New Metrics and Expectations

As the new reality takes hold, and the role of physical stores and online fronts redefine themselves; it is crucial that retailers adapt their metrics. It is no longer desirable to segregate online and physical data. Retailers must integrate this data into one set that understands the relationship between online and in-store behaviors. This involves numerous changes in how we study traffic.

Nature of Traffic

In the past, traffic was defined as a person passing through the doors of a store or as a click on a website. They were generally tracked separately and treated as mutually exclusive. In the New Reality, companies will need to bridge this gap to understand and optimize the buying cycle. Meaningful loyalty programs help to track behavior between channels because they provide a marker that can be used to track a single customer, but very few companies are effectively using this to measure the customer lifecycle.
Furthermore, traffic was used as the basis for conversion calculation; in most cases all traffic in one of the channels was equally considered. As noted before, one of the biggest challenges for brick-and-mortar retailers is the decline in “browsing” and “pre-purchase” traffic. Even though the Conversion and Average Transaction metrics were lower for these customers, they were still incremental to the core “destination” traffic. We will cover this more in the Conversion chapter of this blog.

Interior Analytics

Traffic in brick-and-mortar has traditionally started and stopped at the entrance. While valuable, there is a treasure trove of insight available inside the store. Understanding how customers behave inside stores can inform on associate locations, plan-o-gram effectiveness, display interaction, store layout, fitting room configuration and many other factors.
This is an emerging space in terms of measurement technology, with companies like Retail Next and Shoppertrak pioneering new technologies. The IoT (Internet of Things) enables much of this. WIFI tracking, Bluetooth tracking, pressure sensitive floor mats, cameras with facial recognition and infrared readers are all available for companies to gather interior data. Companies who master not only the collection of this data, but the analysis required to develop insights from it will have a competitive advantage in integrating the omnichannel experience.

Integration with CRM

Integrating omnichannel traffic (both web and physical) for a single customer over the lifecycle of that customer will be necessary to truly understand the effectiveness of marketing efforts in the New Reality. Without looking at the entire ecosystem it is easy to sub optimize one channel at the expense of the other. Being able to translate (and predict) the click on a homepage to the anticipated purchase behavior in-store will yield significant advantages to the company who masters the traffic data of the New Reality.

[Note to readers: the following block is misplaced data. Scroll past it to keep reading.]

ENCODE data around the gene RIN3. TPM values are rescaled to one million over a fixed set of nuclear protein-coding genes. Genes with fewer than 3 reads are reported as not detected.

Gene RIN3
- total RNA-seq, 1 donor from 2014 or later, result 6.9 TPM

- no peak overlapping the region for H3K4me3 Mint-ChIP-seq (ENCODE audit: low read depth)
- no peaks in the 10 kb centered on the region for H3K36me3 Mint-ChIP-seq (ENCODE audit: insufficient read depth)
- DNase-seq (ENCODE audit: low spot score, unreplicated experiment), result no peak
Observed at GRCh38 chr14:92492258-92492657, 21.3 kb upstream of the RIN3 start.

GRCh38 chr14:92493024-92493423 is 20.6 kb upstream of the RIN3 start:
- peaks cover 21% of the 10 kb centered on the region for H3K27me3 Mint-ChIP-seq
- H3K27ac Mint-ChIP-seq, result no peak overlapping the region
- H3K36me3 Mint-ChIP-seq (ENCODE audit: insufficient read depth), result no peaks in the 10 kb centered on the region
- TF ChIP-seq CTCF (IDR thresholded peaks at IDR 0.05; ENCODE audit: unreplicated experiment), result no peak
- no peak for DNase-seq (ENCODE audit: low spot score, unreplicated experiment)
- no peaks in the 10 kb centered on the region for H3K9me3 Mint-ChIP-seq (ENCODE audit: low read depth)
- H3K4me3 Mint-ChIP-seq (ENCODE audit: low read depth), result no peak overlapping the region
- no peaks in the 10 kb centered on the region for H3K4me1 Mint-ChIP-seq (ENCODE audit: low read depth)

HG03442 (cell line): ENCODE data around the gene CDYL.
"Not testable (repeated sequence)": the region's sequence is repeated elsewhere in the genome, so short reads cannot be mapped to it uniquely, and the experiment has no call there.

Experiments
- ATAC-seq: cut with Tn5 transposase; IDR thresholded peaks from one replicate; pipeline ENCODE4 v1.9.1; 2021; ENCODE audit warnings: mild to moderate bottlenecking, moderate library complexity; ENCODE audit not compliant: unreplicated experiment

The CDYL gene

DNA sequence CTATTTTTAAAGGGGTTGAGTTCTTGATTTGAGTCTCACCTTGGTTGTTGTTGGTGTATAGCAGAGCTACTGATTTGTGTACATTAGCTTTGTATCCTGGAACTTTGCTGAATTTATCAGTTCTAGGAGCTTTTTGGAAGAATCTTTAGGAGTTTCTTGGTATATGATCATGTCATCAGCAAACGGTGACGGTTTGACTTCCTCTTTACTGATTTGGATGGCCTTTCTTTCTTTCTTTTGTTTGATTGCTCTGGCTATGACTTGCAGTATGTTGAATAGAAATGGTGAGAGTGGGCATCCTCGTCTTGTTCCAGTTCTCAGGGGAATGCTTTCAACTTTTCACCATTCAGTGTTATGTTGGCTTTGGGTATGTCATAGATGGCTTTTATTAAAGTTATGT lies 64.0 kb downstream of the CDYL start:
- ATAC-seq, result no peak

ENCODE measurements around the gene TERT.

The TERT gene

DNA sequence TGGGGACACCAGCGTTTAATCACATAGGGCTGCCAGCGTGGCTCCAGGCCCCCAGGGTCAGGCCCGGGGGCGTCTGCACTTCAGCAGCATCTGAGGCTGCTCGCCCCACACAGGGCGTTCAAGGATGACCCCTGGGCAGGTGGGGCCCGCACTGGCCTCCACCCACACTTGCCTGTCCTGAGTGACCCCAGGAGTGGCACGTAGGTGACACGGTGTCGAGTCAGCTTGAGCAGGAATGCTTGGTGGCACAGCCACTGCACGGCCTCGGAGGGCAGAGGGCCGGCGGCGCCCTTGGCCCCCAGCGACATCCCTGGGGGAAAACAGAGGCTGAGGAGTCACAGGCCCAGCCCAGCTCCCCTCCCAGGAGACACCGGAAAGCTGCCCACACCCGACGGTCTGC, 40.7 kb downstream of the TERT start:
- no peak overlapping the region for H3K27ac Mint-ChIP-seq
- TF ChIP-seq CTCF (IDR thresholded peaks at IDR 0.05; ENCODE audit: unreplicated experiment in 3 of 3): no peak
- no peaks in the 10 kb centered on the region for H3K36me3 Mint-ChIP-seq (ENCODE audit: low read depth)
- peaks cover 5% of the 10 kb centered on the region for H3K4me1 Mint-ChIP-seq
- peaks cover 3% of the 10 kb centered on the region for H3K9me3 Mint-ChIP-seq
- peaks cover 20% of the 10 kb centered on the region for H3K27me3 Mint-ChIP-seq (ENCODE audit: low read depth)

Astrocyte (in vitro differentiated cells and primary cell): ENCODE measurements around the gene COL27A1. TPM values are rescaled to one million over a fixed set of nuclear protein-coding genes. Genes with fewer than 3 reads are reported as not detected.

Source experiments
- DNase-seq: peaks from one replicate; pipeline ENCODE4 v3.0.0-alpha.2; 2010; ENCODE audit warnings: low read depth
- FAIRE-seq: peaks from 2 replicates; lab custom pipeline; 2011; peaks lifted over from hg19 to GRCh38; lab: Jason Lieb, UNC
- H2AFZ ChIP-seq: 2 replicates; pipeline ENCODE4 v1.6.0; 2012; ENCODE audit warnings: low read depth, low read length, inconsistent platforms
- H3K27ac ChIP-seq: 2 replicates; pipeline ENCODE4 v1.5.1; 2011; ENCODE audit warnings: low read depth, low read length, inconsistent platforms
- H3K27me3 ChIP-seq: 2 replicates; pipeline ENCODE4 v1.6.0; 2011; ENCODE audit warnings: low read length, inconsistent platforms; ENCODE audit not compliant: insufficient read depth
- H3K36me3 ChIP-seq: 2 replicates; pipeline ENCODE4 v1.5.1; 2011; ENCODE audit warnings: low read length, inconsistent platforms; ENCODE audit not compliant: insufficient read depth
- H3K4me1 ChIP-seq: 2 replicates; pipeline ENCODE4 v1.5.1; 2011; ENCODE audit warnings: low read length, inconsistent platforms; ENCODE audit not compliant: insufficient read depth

Customer Service in the “New Reality”

Customer Service has traditionally been measured in terms of Customer Satisfaction. Companies have assumed that a “satisfied” customer will be more likely to re-purchase or recommend the store. This is expressed in the pre-eminence of the “Net Promoter Score” as the premier customer satisfaction gauge. The limitation with this is that it measures satisfaction with the current environment, and is thus limited to asking a customer about what they’ve seen and is focused on the absence of inhibitors rather than the presence of “delighters”. It also focuses on customers who made a purchase, and ignores the non-converted shopper.

Delight vs Satisfy

In the New Reality, satisfaction will not be enough to attract traffic to stores..
Customers will always have a need to experience the tactile, and thus brick-and-mortar will always have a (limited) role in the retail experience. This will not, however, make up for the decline in physical traffic caused by the loss of “pre-purchase” and “browsing” traffic. To attract “non-destination” traffic, stores must focus on providing a reason for shoppers to come to the store beyond making a purchase. There are three broad categories that stores can leverage to make this happen: